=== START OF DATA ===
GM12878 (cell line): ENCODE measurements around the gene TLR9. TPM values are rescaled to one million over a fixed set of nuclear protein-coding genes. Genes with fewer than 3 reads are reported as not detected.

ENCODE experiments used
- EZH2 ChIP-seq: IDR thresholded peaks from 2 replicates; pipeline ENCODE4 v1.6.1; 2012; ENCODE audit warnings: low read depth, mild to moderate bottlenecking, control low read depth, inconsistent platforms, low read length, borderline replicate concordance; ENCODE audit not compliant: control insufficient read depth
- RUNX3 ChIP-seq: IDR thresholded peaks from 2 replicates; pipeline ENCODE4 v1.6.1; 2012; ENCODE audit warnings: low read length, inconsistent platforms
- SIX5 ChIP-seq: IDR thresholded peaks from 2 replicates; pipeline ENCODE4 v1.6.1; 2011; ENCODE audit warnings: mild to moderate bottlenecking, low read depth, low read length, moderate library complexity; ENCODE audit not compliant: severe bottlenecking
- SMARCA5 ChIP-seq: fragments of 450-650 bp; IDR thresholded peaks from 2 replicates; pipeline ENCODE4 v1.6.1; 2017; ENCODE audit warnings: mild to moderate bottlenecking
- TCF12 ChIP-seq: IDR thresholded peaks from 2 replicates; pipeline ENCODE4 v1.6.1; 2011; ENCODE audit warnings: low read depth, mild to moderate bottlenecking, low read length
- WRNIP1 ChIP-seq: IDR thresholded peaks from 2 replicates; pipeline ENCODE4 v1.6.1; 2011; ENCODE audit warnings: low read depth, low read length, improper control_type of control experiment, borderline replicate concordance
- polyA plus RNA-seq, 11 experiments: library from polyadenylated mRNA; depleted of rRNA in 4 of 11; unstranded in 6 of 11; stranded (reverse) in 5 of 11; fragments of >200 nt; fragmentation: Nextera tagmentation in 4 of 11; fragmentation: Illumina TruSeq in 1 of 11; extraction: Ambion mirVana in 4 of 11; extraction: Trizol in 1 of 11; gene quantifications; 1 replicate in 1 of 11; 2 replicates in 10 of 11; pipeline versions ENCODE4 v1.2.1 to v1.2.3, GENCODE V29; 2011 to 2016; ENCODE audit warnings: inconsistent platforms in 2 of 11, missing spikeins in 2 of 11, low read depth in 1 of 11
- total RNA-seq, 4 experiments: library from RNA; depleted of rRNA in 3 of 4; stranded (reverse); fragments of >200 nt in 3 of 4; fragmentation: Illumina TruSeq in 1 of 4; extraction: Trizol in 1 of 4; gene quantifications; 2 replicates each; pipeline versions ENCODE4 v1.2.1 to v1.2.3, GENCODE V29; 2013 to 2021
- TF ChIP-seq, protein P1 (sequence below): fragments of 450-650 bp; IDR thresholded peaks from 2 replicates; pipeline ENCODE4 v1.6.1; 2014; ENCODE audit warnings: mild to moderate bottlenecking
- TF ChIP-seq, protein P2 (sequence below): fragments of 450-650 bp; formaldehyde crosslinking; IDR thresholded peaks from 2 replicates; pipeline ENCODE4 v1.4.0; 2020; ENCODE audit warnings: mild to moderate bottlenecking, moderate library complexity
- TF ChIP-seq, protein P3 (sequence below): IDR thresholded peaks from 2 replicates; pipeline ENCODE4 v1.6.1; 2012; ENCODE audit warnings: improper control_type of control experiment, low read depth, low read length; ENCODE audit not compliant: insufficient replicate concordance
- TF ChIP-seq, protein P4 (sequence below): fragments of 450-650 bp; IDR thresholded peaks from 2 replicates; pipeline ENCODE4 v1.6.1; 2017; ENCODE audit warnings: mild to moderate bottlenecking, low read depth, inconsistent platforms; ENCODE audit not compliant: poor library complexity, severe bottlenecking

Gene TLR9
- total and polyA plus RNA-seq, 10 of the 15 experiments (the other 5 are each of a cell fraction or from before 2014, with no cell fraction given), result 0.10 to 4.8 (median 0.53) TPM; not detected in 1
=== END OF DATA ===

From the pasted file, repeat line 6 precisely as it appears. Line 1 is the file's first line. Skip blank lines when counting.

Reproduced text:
- SMARCA5 ChIP-seq: fragments of 450-650 bp; IDR thresholded peaks from 2 replicates; pipeline ENCODE4 v1.6.1; 2017; ENCODE audit warnings: mild to moderate bottlenecking